Option 4: Look at the home-road splits to pick starters.  Strasburg-Roark-Zimmerman-Fister

Here’s the season long home/away splits for our starters.

Pos Name Split W L W-L% ERA G GS IP BB SO WHIP SO9 SO/W
SP Gio Gonzalez* Home 4 3 0.571 3.88 12 12 65 23 63 1.3 8.7 2.7
SP Gio Gonzalez* Away 5 7 0.417 3.63 14 14 86 31 87 1.2 9 2.8
SP Stephen Strasburg Home 8 3 0.727 2.7 17 17 110 17 133 1.1 10.9 7.8
SP Stephen Strasburg Away 5 8 0.385 3.82 16 16 99 25 102 1.2 9.3 4.1
SP Tanner Roark Home 6 6 0.5 2.5 14 14 90 23 61 1.2 6.1 2.7
SP Tanner Roark Away 8 4 0.667 3.17 16 16 102 16 76 1.1 6.7 4.8
SP Doug Fister Home 7 2 0.778 1.95 10 10 69 10 47 0.9 6.1 4.7
SP Doug Fister Away 8 4 0.667 3.05 14 14 85 14 42 1.3 4.4 3
SP Jordan Zimmermann Home 6 2 0.75 2.81 16 16 96 16 78 1.2 7.3 4.9
SP Jordan Zimmermann Away 7 3 0.7 2.76 15 15 94 12 94 1 8.9 7.8

This isn’t so much about picking who is better at home; its going with those who have the best away records.  Zimmermann and Fister both give a better chance of winning on the road and make sense as game #3 and #4 starters.  Meanwhile both Strasburg is less effective on the road versus at home.   This scenario leaves us without Gio though, our sole lefty, so it probably isn’t viable.

Option #5: play match-ups with the opponent.  Unfortunately, I’m hoping the team clinches the top seed, which means they go against the wild card winner … and while we’re pretty sure we know who the WC teams are (San Francisco and Pittsburgh) at this point … we don’t know who will host the play-in game, nor who they’ll be throwing.   Washington took the season series against both squads (4-3 over Pittsburgh, 5-2 over San Francisco), and the timing of those series are also interesting:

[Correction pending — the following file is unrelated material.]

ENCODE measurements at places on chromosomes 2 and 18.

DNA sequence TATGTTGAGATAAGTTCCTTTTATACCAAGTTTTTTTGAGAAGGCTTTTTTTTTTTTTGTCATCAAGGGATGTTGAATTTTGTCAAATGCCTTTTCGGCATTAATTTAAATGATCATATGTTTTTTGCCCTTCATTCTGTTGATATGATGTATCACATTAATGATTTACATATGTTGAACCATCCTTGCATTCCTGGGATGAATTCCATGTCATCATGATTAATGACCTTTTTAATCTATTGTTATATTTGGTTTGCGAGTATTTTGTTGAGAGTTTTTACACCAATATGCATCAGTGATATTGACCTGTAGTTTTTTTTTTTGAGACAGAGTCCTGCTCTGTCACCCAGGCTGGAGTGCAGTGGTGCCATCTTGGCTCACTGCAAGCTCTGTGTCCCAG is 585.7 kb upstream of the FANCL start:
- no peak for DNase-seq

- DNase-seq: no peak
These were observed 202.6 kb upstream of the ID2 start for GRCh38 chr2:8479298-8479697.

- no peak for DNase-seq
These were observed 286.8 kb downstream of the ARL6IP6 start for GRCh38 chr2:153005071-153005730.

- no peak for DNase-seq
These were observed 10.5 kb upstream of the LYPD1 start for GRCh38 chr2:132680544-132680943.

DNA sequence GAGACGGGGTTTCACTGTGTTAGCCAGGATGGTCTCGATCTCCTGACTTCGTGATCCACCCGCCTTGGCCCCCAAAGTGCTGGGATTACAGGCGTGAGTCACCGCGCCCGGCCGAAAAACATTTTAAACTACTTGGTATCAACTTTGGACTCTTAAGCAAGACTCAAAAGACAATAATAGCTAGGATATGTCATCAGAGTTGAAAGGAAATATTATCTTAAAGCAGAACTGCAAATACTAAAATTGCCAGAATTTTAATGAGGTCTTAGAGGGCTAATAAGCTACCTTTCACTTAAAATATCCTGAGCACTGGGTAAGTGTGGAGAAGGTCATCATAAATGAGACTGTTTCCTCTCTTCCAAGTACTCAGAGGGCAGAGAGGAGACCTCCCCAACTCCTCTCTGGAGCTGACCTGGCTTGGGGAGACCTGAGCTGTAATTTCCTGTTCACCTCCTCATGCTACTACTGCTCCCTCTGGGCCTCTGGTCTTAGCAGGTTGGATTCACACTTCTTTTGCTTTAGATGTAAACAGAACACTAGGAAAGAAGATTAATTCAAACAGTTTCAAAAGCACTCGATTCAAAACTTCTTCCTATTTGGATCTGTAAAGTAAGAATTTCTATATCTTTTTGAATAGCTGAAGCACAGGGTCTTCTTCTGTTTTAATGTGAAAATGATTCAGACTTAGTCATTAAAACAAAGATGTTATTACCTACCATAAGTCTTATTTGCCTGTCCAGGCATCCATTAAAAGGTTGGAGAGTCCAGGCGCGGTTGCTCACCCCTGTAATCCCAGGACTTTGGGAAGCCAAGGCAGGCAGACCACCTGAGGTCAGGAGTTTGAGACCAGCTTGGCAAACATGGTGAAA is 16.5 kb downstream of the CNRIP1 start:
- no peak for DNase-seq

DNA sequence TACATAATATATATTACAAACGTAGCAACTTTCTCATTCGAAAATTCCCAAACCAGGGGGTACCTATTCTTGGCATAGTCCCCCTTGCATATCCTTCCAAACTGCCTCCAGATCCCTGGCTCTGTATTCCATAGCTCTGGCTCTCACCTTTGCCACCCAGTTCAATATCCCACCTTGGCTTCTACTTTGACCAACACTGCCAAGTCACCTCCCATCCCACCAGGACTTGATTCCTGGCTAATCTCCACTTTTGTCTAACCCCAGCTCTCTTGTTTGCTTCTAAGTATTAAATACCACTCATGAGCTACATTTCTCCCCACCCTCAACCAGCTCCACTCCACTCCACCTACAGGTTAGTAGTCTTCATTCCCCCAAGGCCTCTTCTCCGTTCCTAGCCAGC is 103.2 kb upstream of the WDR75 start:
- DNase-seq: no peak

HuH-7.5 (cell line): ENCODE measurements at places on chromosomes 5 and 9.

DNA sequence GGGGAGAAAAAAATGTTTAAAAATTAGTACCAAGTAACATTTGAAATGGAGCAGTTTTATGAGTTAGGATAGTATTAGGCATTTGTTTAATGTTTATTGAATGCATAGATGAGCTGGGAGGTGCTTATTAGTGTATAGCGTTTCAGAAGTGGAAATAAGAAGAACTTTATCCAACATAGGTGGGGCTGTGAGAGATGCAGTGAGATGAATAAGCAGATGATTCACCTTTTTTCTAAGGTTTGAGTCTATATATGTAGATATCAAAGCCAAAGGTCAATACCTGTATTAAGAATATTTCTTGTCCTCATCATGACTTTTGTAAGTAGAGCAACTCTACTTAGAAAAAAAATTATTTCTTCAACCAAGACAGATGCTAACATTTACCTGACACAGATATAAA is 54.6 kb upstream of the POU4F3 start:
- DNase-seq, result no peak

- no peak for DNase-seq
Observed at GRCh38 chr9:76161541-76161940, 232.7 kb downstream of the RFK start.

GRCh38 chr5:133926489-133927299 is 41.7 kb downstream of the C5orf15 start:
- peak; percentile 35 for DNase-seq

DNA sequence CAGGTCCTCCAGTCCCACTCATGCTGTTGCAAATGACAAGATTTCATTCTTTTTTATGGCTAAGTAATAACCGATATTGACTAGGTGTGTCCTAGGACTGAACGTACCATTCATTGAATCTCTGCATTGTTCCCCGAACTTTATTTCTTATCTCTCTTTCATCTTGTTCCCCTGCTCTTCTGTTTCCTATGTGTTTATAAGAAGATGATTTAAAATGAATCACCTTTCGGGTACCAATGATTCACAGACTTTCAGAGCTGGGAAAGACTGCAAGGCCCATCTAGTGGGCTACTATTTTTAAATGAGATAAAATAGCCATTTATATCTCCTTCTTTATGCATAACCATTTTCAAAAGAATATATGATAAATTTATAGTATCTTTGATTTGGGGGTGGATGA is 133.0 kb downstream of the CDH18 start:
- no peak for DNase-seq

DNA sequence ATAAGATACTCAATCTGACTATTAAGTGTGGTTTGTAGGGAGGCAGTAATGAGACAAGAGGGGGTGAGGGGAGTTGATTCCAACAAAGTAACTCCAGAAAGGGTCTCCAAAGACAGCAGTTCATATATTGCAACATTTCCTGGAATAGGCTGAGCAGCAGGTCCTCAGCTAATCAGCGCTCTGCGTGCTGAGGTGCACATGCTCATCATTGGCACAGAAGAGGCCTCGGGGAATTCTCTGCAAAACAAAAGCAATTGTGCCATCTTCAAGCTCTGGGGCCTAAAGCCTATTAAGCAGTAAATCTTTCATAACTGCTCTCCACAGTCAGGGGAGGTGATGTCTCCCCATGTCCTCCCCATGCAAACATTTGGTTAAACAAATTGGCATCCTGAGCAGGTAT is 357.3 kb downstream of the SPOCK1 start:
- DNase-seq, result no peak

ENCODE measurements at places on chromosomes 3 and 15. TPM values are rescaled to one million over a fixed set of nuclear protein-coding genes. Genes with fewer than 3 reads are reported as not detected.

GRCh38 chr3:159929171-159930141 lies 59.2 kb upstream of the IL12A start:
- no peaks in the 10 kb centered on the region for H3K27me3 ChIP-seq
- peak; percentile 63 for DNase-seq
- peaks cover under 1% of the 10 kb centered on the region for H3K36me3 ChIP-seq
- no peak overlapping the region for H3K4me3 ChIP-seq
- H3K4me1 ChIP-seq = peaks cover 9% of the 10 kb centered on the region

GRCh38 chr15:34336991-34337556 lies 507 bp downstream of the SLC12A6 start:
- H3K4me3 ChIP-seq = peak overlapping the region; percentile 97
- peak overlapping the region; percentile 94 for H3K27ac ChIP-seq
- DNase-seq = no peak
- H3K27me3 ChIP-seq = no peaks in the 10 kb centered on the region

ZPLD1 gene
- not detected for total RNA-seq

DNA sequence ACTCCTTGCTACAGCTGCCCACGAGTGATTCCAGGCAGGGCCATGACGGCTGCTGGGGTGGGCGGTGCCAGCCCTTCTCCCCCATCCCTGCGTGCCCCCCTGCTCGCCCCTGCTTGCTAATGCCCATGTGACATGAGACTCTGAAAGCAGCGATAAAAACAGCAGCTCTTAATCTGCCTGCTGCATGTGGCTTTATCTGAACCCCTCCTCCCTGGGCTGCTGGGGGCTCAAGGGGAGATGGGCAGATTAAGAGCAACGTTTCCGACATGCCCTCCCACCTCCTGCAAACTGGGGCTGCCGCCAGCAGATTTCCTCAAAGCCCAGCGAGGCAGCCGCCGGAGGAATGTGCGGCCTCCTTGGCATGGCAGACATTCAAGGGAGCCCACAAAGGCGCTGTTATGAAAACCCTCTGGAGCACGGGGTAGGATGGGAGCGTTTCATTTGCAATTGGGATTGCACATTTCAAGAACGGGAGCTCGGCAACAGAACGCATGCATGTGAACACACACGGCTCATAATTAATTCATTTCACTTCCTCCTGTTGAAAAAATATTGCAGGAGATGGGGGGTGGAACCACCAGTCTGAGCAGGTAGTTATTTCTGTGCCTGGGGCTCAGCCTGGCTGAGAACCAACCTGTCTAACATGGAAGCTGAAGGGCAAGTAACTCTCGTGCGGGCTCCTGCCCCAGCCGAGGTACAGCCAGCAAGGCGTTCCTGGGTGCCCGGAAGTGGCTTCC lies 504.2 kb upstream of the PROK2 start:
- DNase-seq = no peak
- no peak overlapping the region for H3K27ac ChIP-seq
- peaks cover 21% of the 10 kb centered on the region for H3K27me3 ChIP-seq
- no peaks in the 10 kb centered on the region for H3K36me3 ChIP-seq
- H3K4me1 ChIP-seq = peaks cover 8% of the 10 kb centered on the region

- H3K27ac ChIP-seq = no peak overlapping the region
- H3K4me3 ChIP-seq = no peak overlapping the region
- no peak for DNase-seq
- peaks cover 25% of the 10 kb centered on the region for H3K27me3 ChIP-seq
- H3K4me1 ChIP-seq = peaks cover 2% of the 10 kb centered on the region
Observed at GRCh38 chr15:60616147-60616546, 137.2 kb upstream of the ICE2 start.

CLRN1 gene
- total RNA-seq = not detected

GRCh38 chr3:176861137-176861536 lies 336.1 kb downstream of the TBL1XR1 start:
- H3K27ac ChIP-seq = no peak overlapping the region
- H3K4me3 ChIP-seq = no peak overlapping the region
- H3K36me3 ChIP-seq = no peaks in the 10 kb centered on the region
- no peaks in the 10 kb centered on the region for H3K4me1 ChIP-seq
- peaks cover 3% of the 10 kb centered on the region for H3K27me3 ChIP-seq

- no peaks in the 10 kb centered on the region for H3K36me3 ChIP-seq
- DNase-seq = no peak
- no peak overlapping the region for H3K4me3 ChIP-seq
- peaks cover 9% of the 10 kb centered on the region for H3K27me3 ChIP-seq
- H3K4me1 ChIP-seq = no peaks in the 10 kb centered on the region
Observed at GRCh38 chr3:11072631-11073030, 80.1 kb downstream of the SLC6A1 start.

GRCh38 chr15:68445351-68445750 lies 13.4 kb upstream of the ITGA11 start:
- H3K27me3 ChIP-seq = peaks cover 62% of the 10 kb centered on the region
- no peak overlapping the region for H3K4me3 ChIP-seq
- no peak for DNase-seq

• Nats dropped 3 out of 4 in Pittsburgh in May when playing poorly.
  • Nats swept Pittsburgh 3 straight in August at home as they began to solidify their lead in the division.
  • Nats won 3 out of 4 in San Francisco in June when they were still a .500 team.
  • Nats won 2 out of 3 at home in August in a slug-fest of a series.

Fister beat Liriano in Pittsburgh in May; Strasburg, Zimmermann and Treinen all lost.   Then, Roark and Fister pitched effectively in August while Gio was run-of-the-mill.

Against San Francisco; Strasburg, Fister and Roark all pitched great in ATT Park (only Treinen got beat).  Then at home, Strasburg was awful, Fister mediocre and Zimmerman effective in the August series.

Does that tell us much?  Not really.


In the end, I think it’s going to be the same rotation that we lined up on opening day, in the same order. Luckily for us, that means our hottest pitcher (Strasburg) getting the ball in game #1 and #5, it means our two starters who are best away from home will get the ball in games #3 and #4 at the opponent’s park, and it gives us a decent balance of lefty/righty in the first two games at home.  No room for Roark though, which is a shame considering his performance on the year.

So much for cutting edge analysis :-)

 

Written by Todd Boss

September 23rd, 2014 at 3:08 pm

18 Responses to 'Nats playoff rotation: who will be in and who should be in?'